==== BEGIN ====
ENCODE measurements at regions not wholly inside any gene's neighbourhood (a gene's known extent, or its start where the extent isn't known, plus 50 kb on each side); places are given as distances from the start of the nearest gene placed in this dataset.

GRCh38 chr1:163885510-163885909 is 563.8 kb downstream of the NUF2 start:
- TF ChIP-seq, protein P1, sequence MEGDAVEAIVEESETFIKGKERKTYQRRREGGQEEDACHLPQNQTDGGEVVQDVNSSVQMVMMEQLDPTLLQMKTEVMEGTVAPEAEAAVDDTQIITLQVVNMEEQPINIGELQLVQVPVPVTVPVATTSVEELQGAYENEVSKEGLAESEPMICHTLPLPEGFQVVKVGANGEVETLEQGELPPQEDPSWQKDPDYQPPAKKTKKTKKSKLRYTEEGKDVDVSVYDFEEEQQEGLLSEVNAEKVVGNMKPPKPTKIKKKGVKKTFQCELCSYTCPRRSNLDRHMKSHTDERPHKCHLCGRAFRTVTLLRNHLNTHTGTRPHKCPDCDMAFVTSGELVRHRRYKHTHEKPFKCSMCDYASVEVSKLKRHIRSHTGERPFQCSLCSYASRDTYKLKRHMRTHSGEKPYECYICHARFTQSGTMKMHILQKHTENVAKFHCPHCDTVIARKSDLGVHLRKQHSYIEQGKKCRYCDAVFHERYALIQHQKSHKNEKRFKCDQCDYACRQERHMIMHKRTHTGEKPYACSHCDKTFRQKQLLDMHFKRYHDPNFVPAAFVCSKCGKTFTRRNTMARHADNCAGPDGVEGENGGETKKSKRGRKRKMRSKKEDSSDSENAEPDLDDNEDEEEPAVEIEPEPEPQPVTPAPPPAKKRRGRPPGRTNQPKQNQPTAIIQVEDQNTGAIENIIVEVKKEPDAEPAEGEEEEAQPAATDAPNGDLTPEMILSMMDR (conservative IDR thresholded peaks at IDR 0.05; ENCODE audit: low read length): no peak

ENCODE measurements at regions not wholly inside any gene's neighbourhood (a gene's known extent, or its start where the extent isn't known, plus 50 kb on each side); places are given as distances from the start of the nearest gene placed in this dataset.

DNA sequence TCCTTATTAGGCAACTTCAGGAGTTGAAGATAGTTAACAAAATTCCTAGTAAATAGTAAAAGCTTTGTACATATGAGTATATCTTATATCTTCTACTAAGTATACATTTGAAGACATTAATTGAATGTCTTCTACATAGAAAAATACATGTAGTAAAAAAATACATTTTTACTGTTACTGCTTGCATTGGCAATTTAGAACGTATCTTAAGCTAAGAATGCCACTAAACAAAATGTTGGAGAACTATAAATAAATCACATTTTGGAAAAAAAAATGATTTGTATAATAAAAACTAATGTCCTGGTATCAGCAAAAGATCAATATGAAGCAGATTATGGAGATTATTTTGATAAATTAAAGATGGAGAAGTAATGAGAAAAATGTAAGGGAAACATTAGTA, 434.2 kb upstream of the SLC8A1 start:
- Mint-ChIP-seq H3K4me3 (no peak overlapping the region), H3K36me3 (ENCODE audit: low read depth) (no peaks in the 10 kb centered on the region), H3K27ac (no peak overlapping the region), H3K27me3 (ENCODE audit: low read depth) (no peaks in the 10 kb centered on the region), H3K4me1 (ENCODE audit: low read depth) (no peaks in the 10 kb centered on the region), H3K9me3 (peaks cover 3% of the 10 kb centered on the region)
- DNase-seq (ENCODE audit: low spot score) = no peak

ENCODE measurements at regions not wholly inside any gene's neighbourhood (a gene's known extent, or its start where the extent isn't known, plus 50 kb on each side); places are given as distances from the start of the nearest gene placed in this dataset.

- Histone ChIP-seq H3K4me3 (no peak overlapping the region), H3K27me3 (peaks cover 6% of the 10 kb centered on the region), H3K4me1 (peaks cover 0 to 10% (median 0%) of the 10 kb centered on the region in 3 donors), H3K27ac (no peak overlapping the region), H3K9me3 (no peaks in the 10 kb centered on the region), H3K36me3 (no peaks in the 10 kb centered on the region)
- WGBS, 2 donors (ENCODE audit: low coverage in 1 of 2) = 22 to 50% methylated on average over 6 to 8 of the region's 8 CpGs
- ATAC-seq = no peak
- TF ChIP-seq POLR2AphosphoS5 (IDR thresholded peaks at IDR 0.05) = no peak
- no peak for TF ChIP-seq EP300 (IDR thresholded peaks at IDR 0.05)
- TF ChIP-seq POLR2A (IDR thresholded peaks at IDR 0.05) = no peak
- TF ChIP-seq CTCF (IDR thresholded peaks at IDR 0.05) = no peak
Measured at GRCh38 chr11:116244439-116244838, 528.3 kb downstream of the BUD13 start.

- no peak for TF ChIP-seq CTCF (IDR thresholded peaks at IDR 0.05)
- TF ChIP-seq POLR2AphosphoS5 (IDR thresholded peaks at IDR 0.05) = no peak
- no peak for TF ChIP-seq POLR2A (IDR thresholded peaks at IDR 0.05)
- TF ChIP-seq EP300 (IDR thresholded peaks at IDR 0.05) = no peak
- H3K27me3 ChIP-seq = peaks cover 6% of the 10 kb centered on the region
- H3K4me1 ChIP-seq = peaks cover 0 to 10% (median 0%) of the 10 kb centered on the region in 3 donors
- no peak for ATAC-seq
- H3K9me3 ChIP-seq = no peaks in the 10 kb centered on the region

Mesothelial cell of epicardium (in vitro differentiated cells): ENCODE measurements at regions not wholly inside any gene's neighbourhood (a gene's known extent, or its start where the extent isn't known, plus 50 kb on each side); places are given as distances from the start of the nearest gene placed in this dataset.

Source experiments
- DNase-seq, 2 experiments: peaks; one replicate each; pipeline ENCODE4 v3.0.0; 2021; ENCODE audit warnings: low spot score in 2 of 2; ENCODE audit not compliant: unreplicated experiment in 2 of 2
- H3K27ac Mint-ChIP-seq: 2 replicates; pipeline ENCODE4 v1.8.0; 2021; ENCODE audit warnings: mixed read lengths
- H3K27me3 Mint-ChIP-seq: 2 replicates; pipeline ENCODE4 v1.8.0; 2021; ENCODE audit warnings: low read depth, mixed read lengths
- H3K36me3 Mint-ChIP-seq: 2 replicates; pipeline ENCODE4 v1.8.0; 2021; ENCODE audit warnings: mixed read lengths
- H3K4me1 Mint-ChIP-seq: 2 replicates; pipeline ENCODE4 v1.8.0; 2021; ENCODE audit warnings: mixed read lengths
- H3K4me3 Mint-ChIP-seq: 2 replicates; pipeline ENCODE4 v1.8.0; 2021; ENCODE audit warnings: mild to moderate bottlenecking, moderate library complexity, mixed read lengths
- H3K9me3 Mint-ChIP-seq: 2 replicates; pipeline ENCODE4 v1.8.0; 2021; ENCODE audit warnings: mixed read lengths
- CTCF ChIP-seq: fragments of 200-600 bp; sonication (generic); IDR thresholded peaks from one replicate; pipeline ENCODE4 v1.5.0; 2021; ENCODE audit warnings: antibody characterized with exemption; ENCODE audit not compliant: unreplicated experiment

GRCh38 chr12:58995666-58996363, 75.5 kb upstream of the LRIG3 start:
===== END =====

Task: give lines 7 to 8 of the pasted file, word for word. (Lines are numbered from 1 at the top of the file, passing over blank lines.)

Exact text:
- DNase-seq (ENCODE audit: low spot score) = no peak

ENCODE measurements at regions not wholly inside any gene's neighbourhood (a gene's known extent, or its start where the extent isn't known, plus 50 kb on each side); places are given as distances from the start of the nearest gene placed in this dataset.